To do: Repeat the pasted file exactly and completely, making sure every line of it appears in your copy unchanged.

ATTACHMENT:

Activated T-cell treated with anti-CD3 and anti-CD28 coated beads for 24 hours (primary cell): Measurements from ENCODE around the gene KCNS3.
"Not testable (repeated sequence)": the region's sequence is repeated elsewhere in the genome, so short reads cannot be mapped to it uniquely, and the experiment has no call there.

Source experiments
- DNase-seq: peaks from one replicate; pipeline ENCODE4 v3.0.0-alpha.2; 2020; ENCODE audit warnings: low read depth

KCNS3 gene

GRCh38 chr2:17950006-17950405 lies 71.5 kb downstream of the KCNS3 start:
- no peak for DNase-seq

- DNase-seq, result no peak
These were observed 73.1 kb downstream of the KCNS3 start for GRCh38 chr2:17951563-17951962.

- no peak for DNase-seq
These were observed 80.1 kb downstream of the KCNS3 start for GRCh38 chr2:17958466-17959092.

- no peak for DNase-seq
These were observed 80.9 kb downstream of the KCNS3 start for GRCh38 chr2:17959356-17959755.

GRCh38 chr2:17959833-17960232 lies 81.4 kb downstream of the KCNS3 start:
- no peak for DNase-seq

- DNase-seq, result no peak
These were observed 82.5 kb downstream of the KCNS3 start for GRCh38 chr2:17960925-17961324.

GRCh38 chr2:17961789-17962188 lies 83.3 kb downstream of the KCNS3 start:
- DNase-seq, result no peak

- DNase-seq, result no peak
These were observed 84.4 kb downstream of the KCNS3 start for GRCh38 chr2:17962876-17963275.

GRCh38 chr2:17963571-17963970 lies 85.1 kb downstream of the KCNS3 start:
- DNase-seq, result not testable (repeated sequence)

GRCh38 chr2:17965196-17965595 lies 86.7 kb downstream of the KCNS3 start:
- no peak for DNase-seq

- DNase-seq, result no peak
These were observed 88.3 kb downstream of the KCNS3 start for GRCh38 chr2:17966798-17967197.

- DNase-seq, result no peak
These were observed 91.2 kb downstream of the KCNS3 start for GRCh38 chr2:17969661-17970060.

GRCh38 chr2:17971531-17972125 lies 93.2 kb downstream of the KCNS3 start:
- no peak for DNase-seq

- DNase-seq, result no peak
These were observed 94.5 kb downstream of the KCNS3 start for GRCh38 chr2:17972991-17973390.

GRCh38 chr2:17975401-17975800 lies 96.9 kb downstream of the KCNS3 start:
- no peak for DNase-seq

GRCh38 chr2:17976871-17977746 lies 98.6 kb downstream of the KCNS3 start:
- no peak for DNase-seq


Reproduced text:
Activated T-cell treated with anti-CD3 and anti-CD28 coated beads for 24 hours (primary cell): Measurements from ENCODE around the gene KCNS3.
"Not testable (repeated sequence)": the region's sequence is repeated elsewhere in the genome, so short reads cannot be mapped to it uniquely, and the experiment has no call there.

Source experiments
- DNase-seq: peaks from one replicate; pipeline ENCODE4 v3.0.0-alpha.2; 2020; ENCODE audit warnings: low read depth

KCNS3 gene

GRCh38 chr2:17950006-17950405 lies 71.5 kb downstream of the KCNS3 start:
- no peak for DNase-seq

- DNase-seq, result no peak
These were observed 73.1 kb downstream of the KCNS3 start for GRCh38 chr2:17951563-17951962.

- no peak for DNase-seq
These were observed 80.1 kb downstream of the KCNS3 start for GRCh38 chr2:17958466-17959092.

- no peak for DNase-seq
These were observed 80.9 kb downstream of the KCNS3 start for GRCh38 chr2:17959356-17959755.

GRCh38 chr2:17959833-17960232 lies 81.4 kb downstream of the KCNS3 start:
- no peak for DNase-seq

- DNase-seq, result no peak
These were observed 82.5 kb downstream of the KCNS3 start for GRCh38 chr2:17960925-17961324.

GRCh38 chr2:17961789-17962188 lies 83.3 kb downstream of the KCNS3 start:
- DNase-seq, result no peak

- DNase-seq, result no peak
These were observed 84.4 kb downstream of the KCNS3 start for GRCh38 chr2:17962876-17963275.

GRCh38 chr2:17963571-17963970 lies 85.1 kb downstream of the KCNS3 start:
- DNase-seq, result not testable (repeated sequence)

GRCh38 chr2:17965196-17965595 lies 86.7 kb downstream of the KCNS3 start:
- no peak for DNase-seq

- DNase-seq, result no peak
These were observed 88.3 kb downstream of the KCNS3 start for GRCh38 chr2:17966798-17967197.

- DNase-seq, result no peak
These were observed 91.2 kb downstream of the KCNS3 start for GRCh38 chr2:17969661-17970060.

GRCh38 chr2:17971531-17972125 lies 93.2 kb downstream of the KCNS3 start:
- no peak for DNase-seq

- DNase-seq, result no peak
These were observed 94.5 kb downstream of the KCNS3 start for GRCh38 chr2:17972991-17973390.

GRCh38 chr2:17975401-17975800 lies 96.9 kb downstream of the KCNS3 start:
- no peak for DNase-seq

GRCh38 chr2:17976871-17977746 lies 98.6 kb downstream of the KCNS3 start:
- no peak for DNase-seq